Some questioned why students, likely already one of Metrobus’ largest sources of revenue, should shoulder more responsibility for our public transit system. Hoddinott found it “extremely hard” to understand “why students should be the ones to pay for a revival of Metrobus.”
“They should fix the bus system to actually work for the city rather than forcing students to pay for fixes that realistically may never be made.”
The proposed service improvements rejected by students are similar in nature to the major service changes Metrobus made in 2007, which not did result in increased ridership. In fact, for more than two decades, studies commissioned by the city have suggested that Metrobus’ growth will continue to be limited until a regional transit system is created. Surveyed passengers expressed little dissatisfaction with the 2007 improvements, rating them as positive or neutral. Yet ridership has hovered around 3 million annually since 1996, with current levels just under the 3 million mark. Over the last 23 years, there has been zero growth in ridership within the current service area.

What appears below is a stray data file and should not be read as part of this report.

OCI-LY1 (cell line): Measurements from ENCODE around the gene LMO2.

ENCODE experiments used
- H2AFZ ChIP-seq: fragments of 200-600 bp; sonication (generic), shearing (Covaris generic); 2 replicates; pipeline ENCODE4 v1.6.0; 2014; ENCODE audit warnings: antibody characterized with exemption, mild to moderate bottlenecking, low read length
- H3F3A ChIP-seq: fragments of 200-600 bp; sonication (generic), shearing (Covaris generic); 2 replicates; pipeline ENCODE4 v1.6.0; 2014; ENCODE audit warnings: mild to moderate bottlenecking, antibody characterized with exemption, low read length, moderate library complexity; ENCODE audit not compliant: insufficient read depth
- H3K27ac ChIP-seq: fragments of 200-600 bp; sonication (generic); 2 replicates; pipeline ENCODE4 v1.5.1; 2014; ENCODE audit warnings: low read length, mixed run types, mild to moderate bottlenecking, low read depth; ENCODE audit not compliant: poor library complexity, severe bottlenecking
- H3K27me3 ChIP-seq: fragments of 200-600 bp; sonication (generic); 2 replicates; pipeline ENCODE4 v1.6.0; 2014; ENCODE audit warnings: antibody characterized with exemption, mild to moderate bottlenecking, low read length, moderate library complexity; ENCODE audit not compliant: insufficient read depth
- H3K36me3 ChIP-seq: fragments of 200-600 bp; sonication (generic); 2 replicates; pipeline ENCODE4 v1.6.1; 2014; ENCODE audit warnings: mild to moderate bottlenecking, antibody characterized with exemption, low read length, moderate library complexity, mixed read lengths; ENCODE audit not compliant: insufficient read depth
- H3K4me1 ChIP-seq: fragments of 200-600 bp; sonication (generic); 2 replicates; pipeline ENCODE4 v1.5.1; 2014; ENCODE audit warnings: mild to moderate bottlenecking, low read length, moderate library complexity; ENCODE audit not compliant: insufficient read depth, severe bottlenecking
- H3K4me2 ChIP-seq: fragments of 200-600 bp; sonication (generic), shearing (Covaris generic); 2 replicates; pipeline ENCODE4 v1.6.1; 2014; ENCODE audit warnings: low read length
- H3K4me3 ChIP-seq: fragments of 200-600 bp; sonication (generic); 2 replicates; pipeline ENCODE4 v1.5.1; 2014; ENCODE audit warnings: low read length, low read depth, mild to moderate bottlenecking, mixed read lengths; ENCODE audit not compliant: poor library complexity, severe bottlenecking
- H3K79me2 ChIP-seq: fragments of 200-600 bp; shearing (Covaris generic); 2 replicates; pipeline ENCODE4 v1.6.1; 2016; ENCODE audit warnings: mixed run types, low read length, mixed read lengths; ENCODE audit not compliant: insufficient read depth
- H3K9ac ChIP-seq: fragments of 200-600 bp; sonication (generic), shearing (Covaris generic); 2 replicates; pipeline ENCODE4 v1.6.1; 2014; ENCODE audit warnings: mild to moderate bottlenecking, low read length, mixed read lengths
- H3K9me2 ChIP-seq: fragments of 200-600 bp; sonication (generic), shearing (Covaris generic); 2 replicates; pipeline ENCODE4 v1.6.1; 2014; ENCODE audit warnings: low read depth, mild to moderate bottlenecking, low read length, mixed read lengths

What has seen growth are the population levels just outside Metrobus’ service area. Population growth statistics in the 2011 Metrobus study report a 95% increase since 1981 in municipalities along the TransCanada Highway Suburban Corridor such as Paradise and Conception Bay South. Meanwhile there has been a 73% increase in the Suburban Perimeter, including Portugal Cove-St. Philips, Torbay & Logy Bay, Middle Cove, and Outer Cove. During about the same time period, the population of St. John’s and Mount Pearl increased by only 4 percent. If Metrobus wants to grow its ridership, its service area has to grow. That will take involvement at the provincial level, but it’s a crucial step that needs to come before implementing the type of U-Pass that was proposed.
Kids growing up in places like CBS have to make their post-secondary plans without any means of public transit that gets them from their home community to any of the campuses in St. John’s. In order to access post-secondary education, new university students who live a 20-minute drive from MUN have to choose between paying rent to live closer to campus, buying a means of personal transportation, or relying on other people.